There’s no cookie more universally loved than the chocolate chip cookie, so we all owe it to ourselves to bake the best darn chocolate chip cookies we can possibly make ― for us, for our friends and family, and for the dignity of the chocolate chip cookie itself.
We’re here with help. We reached out to some of our favorite bakers and got some invaluable tips on how to make the best possible chocolate chip cookies.
If you’re making chocolate chip cookies, you’d better use good chocolate.
Let’s be honest, we’re all in it for the chocolate so it makes sense that the chocolate is something you’d want to eat on its own.
“Basically, if you want good chocolate chip cookies, you need to put a good chocolate in it,” Jacques Torres, creator of one of the best chocolate chip cookie recipes told HuffPost. “I don’t like to bake with baking chocolate because most don’t have enough cocoa butter. And if you bake with those, the pieces of chocolate don’t even melt in the oven.”
“Chocolate doesn’t melt if it doesn’t have enough cocoa butter. And if it doesn’t melt in the oven, it’s not going to melt in your mouth.” That is a very good point, because we all want cookies that melt in our mouths.
Cut your own “chips.”
The debate on whether to use chips vs. chunks is a heated one, but according to some of the best bakers in the baking world, cutting your own chocolate is the only way to go.
“For me, one of the most important parts of a chocolate chip cookie is the chip,” Dorie Greenspan, renowned cookbook author (most recently Dorie’s Cookies) told HuffPost. “I think it’s often taken for granted, when in fact, it can add deep flavor and a new texture to the cookie, taking it from a good snack to a sweet you pay attention to.”
“I like to chop my own chips ― which sounds tedious, but isn’t. I choose a favorite chocolate and, using a long serrated knife or a chef’s knife, cut the chocolate into morsel-size bits. I never try to be precise because one of the pleasures of hand-chopped chips is how they vary in size, making each bite of the cookie different from the last or the next. And, because good chocolate melts and chips are formulated to keep their shape, you get a more interesting texture and look when you use chocolate. I like to incorporate the ‘dust’ that accumulates when you chop the chocolate ― it gives the dough a tweedy look and more chocolate flavor.”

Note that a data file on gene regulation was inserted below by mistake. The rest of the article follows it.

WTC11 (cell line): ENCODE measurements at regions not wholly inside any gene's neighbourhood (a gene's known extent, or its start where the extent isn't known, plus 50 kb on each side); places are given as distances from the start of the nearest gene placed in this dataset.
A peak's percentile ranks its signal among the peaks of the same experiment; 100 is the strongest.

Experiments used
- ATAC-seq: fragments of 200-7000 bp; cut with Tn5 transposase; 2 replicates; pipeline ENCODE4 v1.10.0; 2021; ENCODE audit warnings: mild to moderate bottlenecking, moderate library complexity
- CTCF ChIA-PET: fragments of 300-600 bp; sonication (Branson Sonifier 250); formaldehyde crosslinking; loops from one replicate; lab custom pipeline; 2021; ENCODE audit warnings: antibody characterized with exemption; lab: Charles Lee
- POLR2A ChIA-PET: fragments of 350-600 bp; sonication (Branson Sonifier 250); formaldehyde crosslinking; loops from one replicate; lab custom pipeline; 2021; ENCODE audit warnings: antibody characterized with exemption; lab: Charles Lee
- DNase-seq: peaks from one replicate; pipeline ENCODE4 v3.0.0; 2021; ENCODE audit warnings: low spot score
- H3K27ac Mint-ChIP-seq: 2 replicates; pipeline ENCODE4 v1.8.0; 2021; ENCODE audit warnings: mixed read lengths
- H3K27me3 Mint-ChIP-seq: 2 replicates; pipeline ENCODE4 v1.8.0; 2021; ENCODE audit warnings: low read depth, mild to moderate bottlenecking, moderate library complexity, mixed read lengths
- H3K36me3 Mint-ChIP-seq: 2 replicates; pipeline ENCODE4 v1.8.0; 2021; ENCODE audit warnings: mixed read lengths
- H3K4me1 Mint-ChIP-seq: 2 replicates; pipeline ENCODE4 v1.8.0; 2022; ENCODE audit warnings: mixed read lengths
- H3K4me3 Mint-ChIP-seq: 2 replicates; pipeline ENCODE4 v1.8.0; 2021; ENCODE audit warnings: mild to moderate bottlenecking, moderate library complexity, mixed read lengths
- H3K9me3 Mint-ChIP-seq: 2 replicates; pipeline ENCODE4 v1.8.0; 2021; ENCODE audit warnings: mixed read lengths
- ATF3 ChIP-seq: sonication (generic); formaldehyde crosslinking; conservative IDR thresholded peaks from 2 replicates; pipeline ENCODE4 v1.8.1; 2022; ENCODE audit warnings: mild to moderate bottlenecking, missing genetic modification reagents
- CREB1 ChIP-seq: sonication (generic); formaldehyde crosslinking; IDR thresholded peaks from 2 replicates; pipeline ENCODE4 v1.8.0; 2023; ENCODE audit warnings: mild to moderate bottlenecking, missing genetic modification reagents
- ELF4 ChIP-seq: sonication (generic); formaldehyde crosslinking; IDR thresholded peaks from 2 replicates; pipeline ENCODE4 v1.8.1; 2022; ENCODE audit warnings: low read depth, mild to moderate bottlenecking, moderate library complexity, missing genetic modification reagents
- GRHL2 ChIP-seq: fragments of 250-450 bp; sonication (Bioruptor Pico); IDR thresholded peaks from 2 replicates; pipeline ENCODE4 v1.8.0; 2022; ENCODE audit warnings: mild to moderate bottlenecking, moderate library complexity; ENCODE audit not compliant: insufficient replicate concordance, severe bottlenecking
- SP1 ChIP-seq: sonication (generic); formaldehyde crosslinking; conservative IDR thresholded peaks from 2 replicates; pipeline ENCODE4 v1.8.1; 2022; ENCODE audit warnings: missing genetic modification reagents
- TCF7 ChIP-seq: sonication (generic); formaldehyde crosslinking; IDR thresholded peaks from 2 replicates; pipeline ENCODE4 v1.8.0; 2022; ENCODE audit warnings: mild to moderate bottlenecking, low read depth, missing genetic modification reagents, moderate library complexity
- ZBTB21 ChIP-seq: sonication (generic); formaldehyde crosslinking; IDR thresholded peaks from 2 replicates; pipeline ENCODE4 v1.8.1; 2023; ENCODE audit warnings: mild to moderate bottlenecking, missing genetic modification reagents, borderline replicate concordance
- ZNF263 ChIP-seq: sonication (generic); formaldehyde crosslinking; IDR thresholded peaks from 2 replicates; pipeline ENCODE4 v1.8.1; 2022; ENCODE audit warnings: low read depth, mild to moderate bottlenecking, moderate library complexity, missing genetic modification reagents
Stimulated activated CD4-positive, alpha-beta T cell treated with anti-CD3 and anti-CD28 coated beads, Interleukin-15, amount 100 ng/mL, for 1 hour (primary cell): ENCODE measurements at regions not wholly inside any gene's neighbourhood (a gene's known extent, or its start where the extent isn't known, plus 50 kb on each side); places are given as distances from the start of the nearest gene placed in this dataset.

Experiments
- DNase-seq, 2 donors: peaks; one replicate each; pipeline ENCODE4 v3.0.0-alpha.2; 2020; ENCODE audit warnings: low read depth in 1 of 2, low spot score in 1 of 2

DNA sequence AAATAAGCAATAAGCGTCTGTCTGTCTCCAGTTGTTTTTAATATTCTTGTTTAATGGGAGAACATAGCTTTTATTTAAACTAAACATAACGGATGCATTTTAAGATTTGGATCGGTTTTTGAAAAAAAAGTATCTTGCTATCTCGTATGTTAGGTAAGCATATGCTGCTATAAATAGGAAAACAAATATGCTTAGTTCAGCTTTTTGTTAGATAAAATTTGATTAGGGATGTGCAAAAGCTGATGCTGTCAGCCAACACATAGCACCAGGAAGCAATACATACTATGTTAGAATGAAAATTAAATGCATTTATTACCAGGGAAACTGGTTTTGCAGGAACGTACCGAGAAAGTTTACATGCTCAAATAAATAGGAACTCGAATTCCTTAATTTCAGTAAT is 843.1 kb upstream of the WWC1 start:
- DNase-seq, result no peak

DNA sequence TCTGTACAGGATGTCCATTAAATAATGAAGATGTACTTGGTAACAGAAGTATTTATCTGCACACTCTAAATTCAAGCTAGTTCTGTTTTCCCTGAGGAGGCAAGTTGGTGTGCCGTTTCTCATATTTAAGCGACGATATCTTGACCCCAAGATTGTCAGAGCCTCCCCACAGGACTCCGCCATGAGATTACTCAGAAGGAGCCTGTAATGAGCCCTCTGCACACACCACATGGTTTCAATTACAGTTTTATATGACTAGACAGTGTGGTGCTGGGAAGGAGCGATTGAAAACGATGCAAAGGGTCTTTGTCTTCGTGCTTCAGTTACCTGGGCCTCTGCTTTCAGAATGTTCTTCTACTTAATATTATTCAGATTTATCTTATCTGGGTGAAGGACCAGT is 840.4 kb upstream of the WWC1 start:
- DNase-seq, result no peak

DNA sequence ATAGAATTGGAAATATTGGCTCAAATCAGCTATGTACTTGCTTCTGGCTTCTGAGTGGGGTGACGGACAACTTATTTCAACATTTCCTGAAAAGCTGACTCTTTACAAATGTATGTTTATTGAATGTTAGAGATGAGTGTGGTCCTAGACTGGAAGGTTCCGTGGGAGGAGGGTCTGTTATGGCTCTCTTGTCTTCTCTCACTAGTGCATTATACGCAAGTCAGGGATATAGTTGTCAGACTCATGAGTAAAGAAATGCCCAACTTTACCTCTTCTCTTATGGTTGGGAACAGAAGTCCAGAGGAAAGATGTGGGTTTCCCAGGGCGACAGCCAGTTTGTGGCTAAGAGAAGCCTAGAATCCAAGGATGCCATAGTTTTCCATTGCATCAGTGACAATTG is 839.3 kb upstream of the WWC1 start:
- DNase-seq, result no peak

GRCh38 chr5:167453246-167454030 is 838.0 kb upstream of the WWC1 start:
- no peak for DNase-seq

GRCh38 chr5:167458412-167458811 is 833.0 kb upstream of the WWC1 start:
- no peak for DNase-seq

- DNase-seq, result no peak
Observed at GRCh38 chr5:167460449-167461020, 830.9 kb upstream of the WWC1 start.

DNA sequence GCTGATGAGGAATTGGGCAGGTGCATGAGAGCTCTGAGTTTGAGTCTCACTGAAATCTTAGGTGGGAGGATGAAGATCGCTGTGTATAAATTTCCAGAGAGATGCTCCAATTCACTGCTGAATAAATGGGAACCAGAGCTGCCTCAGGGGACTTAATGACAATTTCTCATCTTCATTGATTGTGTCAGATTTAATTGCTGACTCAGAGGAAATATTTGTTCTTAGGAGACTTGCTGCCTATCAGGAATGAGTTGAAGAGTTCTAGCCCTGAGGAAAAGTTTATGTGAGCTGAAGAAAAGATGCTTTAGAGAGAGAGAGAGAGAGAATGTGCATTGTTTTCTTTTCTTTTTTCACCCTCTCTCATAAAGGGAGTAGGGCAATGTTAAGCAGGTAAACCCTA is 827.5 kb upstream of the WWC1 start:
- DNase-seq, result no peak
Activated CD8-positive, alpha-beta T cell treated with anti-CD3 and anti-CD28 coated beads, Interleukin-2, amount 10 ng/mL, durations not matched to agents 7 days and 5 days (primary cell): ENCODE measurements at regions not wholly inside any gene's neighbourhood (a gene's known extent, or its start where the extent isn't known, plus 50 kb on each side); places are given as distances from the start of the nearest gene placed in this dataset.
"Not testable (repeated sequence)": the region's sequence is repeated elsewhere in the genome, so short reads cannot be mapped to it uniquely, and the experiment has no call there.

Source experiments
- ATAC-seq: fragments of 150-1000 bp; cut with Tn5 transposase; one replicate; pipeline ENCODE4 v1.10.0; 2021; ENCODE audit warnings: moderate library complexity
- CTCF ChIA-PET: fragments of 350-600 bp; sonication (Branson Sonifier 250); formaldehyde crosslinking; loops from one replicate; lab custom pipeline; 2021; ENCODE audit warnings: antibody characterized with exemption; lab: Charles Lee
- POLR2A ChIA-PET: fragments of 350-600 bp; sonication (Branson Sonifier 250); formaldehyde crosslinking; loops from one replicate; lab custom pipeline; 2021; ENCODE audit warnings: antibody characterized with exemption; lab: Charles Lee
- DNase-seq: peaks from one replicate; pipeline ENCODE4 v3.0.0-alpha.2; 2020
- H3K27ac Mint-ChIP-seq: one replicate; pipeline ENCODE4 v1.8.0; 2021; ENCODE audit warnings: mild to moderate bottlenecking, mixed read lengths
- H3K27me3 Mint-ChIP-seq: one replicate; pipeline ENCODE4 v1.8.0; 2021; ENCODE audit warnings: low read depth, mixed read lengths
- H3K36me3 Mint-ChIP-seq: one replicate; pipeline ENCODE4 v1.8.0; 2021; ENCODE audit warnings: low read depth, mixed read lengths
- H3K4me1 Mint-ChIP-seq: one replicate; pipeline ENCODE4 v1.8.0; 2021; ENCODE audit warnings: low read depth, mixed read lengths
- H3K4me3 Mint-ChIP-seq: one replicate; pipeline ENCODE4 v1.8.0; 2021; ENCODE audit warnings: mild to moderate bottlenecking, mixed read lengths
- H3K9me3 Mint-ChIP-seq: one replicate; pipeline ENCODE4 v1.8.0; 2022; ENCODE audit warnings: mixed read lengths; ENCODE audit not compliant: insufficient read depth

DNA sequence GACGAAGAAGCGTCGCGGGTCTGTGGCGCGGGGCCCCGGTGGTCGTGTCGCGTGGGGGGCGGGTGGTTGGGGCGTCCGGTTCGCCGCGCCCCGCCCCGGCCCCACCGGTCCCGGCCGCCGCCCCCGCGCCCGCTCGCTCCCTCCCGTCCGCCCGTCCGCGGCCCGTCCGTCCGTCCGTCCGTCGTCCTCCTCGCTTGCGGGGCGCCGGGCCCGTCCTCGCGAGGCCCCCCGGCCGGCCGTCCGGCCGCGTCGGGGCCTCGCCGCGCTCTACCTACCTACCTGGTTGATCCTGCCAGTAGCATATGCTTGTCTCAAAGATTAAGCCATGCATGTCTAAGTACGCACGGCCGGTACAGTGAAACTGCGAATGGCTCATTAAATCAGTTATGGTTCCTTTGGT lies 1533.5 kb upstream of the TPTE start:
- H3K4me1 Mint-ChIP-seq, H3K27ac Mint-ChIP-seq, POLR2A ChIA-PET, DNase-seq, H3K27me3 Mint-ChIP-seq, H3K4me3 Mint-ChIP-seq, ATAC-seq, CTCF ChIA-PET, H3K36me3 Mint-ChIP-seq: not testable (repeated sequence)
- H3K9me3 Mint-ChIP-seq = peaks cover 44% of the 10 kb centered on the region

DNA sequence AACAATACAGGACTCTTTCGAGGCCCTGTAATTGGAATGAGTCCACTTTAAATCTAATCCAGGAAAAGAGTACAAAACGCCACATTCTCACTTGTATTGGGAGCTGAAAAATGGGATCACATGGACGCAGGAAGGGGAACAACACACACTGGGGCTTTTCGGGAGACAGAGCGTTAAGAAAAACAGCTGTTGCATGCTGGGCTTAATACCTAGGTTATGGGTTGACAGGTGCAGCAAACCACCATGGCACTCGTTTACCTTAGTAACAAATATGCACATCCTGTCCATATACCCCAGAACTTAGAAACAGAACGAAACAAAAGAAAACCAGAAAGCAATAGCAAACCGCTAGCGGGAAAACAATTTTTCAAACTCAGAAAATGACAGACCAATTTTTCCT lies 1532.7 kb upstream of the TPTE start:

Push it to the limit.
If you’re taking the effort to make chocolate chip cookies from scratch, you’d better get serious about the amount of chocolate you use. Amy Emberling of Zingerman’s Bakehouse in Michigan told HuffPost that the best thing you can do is “indulge.” “Don’t be skimpy! If using nuts, chocolate or other mix-ins, push the quantity to the limit.”
Whatever you do, don’t overmix the dough.
One of the worst things you can do to a great chocolate chip cookie dough is overwork it. This can be easier said than done.
“Be sure to thoroughly mix all your dry ingredients (flour, salt, baking powder and/or baking soda) together before adding to your butter, sugar, eggs, and vanilla, to make sure they’re fully incorporated in the final mix,” Tom Clark of Blackbird Baking Co. in Ohio told HuffPost.
“This will help you keep that last mix as short as possible. Add your chocolate chips at the very end and, obviously, don’t over-mix them into the dough.”
Over-mixing the dough overworks the gluten and makes the dough too elastic, resulting in a tough cookie.
Don’t forget the salt.
Salt is a crucial ingredient in cookies. It’s what brings out all the flavors.
Greenspan says, “Salt is as important as sugar in a chocolate chip cookie –- it balances the sweetness of the cookie and emphasizes the flavor of the chocolate. It also wakes up our palates and lingers on them, so we want to reach for another cookie.”
Some bakers even like to sprinkle some sea salt on the cookies either right before baking or right when they come out of the oven. Teighan Gerard, author of the Half Baked Harvest cookbook and blog, told HuffPost, “I like to finish with Maldon sea salt. A generous pinch of flaky Maldon salt on top of a warm cookie is the best addition.”
Refrigerate your dough.
After mixing the dough, refrigerate it before baking. This is not just to cool the dough, but it gives the gluten time to rest and allows the flavors to meld. You should refrigerate the dough overnight, if you can.
“The last thing I do for my cookies in my store is I divide them into the size I want, and I leave them overnight in the refrigerator,” shared Torres. “When you do that the ingredients gain more flavor through maturation.”
Store them smartly.
And once you’re done baking the cookies, Torres has some sage advice for storage. He says, “Cookies are not like wine, they’re not going to be get better with age. The best way to store your cookies is in your stomach.”
In other words, eat up!